In the early days of motion picture, audio sync was easy: There wasn’t any. When you’re dealing with silent films, you have plenty of room to play fast and loose with frame rates.
The first hand-cranked cameras used in the industry could shoot footage at rates anywhere from 16 to 18 frames per second; there was no standardization. When the finished silent movies were screened for audiences, they were often played back considerably faster than that, at rates over 20 frames per second.
This system allowed the studios to save money on film stock, and let the movie theaters earn more money by turning audiences over at a healthy clip.
But with the birth of the “talkies”, we quickly started to standardize our frame rates to make accommodations for audio. Throw sound into the picture, and all of a sudden people start to notice when Charlie Chaplin starts sounding like Mickey Mouse.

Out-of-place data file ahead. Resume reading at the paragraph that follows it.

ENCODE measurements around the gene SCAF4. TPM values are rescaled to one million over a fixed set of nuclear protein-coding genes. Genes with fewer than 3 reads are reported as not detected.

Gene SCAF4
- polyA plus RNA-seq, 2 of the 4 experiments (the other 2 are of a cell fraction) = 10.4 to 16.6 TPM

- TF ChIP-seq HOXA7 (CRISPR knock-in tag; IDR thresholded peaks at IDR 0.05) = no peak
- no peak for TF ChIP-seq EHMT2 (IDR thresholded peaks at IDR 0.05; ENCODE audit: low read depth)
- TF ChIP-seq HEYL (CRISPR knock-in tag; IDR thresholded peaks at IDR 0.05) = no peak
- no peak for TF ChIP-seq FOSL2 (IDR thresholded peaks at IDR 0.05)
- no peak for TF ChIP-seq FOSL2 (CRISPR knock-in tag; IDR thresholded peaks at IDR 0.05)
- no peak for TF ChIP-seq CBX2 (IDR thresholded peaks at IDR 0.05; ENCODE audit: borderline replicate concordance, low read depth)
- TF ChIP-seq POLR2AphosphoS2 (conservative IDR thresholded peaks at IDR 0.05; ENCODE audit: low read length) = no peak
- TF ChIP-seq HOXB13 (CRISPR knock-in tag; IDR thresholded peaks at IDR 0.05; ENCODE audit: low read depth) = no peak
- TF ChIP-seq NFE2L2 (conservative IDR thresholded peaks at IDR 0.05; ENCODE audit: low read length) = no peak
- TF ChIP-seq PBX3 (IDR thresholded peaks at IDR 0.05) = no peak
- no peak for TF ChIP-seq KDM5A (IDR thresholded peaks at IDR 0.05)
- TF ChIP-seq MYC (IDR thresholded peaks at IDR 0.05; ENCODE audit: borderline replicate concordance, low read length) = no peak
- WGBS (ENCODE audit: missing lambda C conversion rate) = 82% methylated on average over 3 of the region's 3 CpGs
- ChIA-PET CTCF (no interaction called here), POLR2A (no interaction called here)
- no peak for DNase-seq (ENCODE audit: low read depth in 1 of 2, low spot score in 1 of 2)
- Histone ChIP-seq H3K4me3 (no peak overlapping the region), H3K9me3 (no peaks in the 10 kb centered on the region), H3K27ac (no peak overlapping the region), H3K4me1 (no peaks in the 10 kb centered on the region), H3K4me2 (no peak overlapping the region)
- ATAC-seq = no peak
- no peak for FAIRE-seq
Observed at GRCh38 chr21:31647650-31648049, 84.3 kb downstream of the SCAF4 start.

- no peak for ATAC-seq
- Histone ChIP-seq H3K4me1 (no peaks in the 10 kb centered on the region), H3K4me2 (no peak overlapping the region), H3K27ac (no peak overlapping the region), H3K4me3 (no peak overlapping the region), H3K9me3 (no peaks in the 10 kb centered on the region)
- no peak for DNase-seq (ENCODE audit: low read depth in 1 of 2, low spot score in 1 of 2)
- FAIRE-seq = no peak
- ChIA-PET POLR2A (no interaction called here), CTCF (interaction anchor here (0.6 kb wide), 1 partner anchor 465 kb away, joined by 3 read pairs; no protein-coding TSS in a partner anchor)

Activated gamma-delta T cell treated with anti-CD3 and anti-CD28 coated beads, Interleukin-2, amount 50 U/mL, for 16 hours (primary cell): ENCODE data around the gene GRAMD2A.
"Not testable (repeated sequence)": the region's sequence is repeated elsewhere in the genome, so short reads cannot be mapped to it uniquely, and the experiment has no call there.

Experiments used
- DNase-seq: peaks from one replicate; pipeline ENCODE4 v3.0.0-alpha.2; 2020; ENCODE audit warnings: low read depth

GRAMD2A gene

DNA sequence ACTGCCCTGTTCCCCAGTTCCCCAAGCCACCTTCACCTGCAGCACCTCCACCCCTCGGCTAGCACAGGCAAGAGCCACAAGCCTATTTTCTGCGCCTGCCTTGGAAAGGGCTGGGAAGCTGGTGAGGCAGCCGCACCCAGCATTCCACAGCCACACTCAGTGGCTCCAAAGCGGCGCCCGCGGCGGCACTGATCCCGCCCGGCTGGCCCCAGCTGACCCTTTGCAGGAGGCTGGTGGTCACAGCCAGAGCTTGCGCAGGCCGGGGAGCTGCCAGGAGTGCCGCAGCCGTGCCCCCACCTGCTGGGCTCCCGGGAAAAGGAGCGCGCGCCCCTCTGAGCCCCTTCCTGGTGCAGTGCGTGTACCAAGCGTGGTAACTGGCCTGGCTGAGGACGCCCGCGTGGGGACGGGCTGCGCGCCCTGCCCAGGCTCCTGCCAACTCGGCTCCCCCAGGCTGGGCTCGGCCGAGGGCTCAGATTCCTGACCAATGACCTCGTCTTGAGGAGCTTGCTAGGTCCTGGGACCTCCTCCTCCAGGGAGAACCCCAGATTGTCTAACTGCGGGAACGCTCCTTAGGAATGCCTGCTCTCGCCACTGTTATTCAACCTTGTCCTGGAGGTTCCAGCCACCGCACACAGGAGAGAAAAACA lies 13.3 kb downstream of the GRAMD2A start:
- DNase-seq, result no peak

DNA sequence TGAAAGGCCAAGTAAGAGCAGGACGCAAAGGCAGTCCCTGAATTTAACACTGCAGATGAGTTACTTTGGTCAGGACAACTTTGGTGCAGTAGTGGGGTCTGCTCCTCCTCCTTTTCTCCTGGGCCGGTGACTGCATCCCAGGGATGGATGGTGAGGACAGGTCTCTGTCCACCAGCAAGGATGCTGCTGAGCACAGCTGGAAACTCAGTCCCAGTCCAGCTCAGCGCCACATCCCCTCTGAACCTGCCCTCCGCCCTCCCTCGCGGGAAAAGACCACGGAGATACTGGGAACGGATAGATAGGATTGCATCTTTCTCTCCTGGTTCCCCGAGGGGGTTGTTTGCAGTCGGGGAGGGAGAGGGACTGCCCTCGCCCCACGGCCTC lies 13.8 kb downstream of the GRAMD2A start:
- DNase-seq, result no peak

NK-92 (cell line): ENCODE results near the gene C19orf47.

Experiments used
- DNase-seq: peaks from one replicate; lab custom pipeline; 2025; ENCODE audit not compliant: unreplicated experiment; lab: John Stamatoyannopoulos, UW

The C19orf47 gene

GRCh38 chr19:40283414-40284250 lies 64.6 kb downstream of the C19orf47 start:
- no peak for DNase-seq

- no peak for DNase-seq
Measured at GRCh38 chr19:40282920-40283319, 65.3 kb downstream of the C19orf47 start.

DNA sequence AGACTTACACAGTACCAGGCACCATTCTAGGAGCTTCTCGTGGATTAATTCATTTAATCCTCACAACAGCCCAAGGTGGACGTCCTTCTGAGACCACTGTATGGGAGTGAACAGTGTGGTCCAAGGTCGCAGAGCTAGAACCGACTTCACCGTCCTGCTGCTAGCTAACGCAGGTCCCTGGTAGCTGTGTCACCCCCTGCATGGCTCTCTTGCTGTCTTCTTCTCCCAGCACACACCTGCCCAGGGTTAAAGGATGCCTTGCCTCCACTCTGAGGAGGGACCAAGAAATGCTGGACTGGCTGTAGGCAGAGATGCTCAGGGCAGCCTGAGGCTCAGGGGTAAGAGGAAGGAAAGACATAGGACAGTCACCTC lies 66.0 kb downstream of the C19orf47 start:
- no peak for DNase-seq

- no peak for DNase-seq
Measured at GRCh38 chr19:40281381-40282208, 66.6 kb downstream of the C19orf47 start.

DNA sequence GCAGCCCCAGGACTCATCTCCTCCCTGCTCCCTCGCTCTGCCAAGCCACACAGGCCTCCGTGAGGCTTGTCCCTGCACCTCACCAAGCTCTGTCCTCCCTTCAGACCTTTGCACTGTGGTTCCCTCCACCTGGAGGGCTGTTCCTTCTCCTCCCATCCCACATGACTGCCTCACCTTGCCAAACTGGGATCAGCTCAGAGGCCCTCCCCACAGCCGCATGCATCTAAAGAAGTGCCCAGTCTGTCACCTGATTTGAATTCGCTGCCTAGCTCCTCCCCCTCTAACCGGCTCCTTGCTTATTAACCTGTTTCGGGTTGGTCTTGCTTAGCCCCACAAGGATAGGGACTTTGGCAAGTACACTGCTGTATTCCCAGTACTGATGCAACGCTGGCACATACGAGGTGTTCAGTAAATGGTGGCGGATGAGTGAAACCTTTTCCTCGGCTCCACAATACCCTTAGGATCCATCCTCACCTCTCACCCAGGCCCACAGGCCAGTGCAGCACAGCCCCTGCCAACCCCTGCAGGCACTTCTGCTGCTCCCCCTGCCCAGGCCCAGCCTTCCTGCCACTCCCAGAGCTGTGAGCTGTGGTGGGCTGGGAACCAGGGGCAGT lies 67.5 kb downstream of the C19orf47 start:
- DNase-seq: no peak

Video Frame Rates for Audio People
Even when sound was first added to picture, workflow remained fairly straightforward for a little while.
In the U.S., we began to standardize the speed of film at 24 frames per second in the mid 1920s. This allowed for smooth motion capture and reliable audio sync, and it worked nicely with the 60Hz AC frequency coming out of our power outlets.
On the consumer end, movie houses figured out that they could cut down on “flicker”, by simply flashing each of these 24 frames two times a piece for a total of 48 distinct illuminations per second.
Complications began with the advent of television. 24 frames per second may have looked pretty good in the low-light of the movie theaters, but with the greater brightness of TV sets, it caused noticeable flicker.
To combat this, 30 frames per second quickly became the U.S. standard for black-and-white video broadcast. On top of that, “interlacing”, a method of drawing each frame twice, was used to achieve a full 60 “fields” of illumination per second and cut down on flicker even further.
Converting to this new format wasn’t terribly difficult. A process called “Telecine Transfer” was invented for the U.S. market. The 24 frames of a film could be converted to 30 frames of video through “2:3 pulldown”; The frames would alternately be drawn either 2 or 3 times each – effectively stretching 4 frames of film across 5 frames of video. But…